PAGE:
After all my time being active in ALA/ACRL, I came to conclusion ALA/ACRL exists just to exist. I cannot name the current ALA or ACRL president, nor any past presidents except for one. That might make me a bad member, but the presidents of ALA and ACRL never communicate with the membership, give addresses at conferences (That I am aware of.), or otherwise appear outside of board meetings. I think professional organizations should exist to provide professional development for their members. When I attend ALA/ACRL conferences all I see are grown men and women dressed as children's book characters and program content that is mostly useless to bettering the profession and careers of those in it. When I am asked to complete surveys about the conferences, the questions are exclusively about my experience with the vendors. Nothing else seems to matter to ALA/ACRL.

We live in a DIY era now. Many professionals have taken to organizing their own conferences because their large organizations are no longer responsive to their needs. Our profession in need of critical examination and change, not breathless propaganda. We need a professional organization that will lead the examination and change. I do not see that from ALA/ACRL, and I do not see anyone capable of doing that in ALA/ACRL.

Dr. Jason Martin

jason.martin@mtsu.edu

615-904-8378

Steven Bell's picture

What about all the tenure track librarians who serve on ACRL committees - and then add that to their dossiers to provide evidence of external service at the national level. They are doing things for ACRL, but they are getting something valuable in return for it. I know for our colleagues that is not the primary reason they serve (although there is quite a noticeable drop in membership for librarians who are 5-7 years in the profession - somewhat corresponding to when librarians on the track get tenured), but it is not just a case of giving and getting nothing in return.

Same deal with ACRL conferences. Yes, you can put on one yourself these days - and webinars too - but having your paper or panel accepted for an ACRL conference is a pretty big deal and also goes a long way toward helping tenure track librarians make the case.

And of course, publishing in ACRL journals - also a big benefit for librarians on the tenure track. Not to mention research and practice ideas for the rest of us to read (not to mention ACRL's commitment to keeping its journals open)

What about all the research ACRL does? The environmental scan? The research trends? The value of academic library studies. These are highly cited. You could not do this yourself.

As a ULS leader, aren't you benefiting from ACRL's power to reach it's 10,000+ members to promote your ULS webinars? Not to mention providing a webinar platform where you can hold the webinar - along with a process for members to register for the webinar. That's a lot of behind the scenes work from ACRL staff.

As far as ACRL Presidents not communicating, when I was doing my three year term I visited 13 ACRL chapters. I wrote blog posts continuously for the ACRL Insider blog. I had a regular leadership column in C&RL News during my presidency year (and invited colleagues to write for it in addition to my own columns). Some presidents may not do the same, some do - or are very active on social media - but I don't think it always a case of never hearing from your ACRL leaders.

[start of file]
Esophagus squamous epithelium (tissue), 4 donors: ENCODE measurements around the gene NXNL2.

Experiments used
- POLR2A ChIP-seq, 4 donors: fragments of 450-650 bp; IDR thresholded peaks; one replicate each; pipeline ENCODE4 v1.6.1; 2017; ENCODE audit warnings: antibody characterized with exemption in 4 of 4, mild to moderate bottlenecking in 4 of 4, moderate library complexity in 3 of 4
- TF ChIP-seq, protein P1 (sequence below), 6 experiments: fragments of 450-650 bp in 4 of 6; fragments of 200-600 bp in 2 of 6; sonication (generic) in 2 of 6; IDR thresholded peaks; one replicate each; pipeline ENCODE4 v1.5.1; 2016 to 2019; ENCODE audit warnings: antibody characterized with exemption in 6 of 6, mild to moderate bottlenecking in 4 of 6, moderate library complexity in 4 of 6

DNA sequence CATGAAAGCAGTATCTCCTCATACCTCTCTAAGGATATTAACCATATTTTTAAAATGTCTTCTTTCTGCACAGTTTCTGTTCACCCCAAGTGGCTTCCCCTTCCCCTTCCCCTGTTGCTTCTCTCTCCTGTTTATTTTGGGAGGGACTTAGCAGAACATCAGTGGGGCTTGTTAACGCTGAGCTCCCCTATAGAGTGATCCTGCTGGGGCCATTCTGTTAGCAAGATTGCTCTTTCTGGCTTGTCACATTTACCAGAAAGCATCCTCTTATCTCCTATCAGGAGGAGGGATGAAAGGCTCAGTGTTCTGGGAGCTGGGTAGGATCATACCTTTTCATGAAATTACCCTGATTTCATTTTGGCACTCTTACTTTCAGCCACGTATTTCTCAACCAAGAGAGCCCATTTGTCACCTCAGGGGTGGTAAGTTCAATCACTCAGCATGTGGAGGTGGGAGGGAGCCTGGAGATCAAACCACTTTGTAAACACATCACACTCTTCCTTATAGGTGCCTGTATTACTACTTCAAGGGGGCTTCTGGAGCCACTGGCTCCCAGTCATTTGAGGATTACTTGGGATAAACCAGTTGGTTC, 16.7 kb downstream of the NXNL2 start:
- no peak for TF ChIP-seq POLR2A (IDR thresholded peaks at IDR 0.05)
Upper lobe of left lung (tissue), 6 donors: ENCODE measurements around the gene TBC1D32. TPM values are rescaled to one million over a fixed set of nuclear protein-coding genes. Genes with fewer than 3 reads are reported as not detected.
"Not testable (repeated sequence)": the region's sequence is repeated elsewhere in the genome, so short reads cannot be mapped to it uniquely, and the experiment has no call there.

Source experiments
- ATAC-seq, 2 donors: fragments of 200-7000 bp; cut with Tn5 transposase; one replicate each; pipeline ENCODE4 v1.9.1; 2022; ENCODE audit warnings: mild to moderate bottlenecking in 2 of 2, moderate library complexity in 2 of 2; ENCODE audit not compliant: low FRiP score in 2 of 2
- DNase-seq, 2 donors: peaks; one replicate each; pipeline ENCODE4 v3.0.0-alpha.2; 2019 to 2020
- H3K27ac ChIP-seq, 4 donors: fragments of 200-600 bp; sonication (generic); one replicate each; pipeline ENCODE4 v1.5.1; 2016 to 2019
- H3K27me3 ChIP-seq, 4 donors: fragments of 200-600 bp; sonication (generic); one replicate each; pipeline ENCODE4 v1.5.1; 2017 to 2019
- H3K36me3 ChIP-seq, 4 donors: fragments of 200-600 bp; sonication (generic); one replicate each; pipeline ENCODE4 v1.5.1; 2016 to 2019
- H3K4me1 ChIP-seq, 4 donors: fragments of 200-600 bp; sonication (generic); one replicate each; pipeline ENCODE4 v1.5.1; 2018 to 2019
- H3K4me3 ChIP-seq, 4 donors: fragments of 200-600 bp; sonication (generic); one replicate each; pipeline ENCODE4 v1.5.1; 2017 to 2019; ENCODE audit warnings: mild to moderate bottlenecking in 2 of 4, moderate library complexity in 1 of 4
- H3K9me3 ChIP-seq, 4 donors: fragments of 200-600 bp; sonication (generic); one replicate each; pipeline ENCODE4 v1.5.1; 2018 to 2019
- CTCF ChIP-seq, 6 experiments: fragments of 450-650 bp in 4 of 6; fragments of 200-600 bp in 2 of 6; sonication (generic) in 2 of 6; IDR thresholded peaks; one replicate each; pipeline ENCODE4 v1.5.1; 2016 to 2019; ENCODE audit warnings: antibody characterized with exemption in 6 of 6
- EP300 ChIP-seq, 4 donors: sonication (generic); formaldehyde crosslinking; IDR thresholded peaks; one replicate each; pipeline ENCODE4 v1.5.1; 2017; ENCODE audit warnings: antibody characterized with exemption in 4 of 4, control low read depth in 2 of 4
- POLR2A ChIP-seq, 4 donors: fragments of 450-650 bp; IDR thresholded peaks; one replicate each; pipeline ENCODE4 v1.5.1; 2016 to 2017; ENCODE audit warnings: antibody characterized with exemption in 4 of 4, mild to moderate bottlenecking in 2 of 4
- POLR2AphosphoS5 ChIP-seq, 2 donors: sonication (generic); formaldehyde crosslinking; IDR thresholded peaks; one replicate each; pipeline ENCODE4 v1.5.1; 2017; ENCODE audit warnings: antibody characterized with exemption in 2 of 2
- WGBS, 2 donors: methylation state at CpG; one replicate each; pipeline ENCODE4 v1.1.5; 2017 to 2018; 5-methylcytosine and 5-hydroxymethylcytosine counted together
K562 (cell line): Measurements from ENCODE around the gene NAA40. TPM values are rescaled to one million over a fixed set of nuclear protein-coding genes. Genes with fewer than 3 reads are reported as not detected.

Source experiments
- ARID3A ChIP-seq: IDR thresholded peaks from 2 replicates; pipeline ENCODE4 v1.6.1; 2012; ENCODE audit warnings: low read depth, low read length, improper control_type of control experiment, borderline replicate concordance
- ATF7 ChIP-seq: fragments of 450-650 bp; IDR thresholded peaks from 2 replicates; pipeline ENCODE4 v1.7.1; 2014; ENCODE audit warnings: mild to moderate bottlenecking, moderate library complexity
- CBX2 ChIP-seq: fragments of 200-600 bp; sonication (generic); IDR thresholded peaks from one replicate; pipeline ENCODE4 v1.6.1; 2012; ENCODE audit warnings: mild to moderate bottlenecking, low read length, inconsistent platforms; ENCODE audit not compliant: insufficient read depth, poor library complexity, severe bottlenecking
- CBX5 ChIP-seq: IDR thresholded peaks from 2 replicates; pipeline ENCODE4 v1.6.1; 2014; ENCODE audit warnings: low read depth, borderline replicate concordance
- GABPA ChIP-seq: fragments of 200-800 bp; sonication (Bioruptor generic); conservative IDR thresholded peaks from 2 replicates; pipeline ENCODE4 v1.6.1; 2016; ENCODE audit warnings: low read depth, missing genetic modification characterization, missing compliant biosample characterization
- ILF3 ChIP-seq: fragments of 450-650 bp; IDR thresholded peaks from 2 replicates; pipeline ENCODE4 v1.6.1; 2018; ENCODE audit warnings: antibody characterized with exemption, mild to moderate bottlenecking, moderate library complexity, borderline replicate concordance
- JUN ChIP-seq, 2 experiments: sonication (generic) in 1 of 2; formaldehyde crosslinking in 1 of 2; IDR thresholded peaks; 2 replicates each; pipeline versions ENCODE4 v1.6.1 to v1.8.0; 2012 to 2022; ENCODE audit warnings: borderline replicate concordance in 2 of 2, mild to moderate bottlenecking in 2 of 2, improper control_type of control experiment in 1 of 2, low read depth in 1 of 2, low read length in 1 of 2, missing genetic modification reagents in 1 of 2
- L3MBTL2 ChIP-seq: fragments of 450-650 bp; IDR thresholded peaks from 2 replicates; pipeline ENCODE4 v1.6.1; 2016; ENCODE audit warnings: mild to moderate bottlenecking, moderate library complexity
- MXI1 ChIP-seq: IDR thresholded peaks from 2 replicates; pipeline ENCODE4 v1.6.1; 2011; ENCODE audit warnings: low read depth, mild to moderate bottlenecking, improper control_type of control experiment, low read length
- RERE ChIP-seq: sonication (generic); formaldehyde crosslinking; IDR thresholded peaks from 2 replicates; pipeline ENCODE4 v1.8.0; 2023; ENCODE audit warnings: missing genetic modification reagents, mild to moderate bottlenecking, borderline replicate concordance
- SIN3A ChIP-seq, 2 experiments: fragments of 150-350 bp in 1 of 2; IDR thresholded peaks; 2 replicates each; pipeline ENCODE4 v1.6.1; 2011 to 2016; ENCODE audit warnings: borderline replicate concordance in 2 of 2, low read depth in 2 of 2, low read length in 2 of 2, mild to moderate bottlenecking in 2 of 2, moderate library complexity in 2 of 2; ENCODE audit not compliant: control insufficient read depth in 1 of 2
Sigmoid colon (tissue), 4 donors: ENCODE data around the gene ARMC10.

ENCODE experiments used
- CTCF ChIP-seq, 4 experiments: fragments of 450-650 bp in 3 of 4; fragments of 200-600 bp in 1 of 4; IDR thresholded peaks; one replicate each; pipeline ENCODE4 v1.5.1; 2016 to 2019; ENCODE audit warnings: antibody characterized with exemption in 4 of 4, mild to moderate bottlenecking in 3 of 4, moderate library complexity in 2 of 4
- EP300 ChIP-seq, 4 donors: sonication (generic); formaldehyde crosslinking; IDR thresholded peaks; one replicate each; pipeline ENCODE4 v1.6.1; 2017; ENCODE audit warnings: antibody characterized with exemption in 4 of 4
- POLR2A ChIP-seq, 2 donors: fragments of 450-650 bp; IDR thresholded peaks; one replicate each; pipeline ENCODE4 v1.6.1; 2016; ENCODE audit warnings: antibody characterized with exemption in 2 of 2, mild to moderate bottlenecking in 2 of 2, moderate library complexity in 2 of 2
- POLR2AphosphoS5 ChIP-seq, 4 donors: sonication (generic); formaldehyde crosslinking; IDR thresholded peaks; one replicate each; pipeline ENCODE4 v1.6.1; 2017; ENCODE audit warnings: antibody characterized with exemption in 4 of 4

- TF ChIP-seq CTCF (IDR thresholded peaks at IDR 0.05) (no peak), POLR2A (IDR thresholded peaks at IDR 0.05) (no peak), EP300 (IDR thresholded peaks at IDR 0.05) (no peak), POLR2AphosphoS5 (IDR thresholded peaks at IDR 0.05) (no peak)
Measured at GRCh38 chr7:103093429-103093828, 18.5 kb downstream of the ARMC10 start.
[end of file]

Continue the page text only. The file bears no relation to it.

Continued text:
And BTW, ACRL knows the value of reorganizing and restructuring. Back in 2012 when I joined the Board, Past-President Lisa Hinchliffe was leading a significant effort to eliminate and merge division-level committees so we would have a more streamlined and efficient association - just as ALA is considering now.

If you're a member and you don't take advantage of this stuff, sure, it's easy to think that you pay your dues and get nothing out of it. But like a lot of things in life, the more you put into it the more you get out of it.

Thanks,
Steven Bell
bells@temple.edu

Steven Bell Associate University Librarian Temple University bells@temple.edu http://stevenbell.info

Gary Fitsimmons's picture

I have a similar experience with ALA/LLAMA. I gave blood, sweat and tears to volunteering so that we could all have an excuse to spend our professional development budgets traveling to tourist destinations with lots of sessions thrown in. I see ALA as an organization offering librarians at large institutions a chance to spend their large professional development budgets on themselves and to support questionable agendas. I am from a small Intentionally Christian institution, and even though I have a decent professional development budget, I cannot justify spending it on ALA anymore, so I am dropping my membership in favor of attending professional development opportunities in organizations who respect the institution I work for and give me much more relevant opportunities for actually enhancing my professional skill sets.

 

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Gary Fitsimmons, PhD
Director of Library Services
Bryan College, Box 7793
721 Bryan Drive
Dayton, TN 37321-6275
gary.fitsimmons@bryan.edu
Phone: 423-775-7196
http://bryan.edu

Nann Hilyard's picture

Jason, we must go to different conferences. (Well, I've never been to an ACRL conference, but I do go to Annual and Midwinter.) I've never seen "grown men and women dressed as children's book characters" except for a few costumed people in the exhibit. They're working for the vendors.

 I've gotten many helpful ideas from conference programs.  There aren't many specialty conferences for my type of library (medium-sized suburban public) so ALA and PLA are what I've attended.  As for ALA presidents (Big ALA or divisions) knowing members personally -- with 55,000 members overall and 7,500 in larger divisions it is difficult for them to know everyone, but they're approachable. I've seen them address the membership at opening sessions.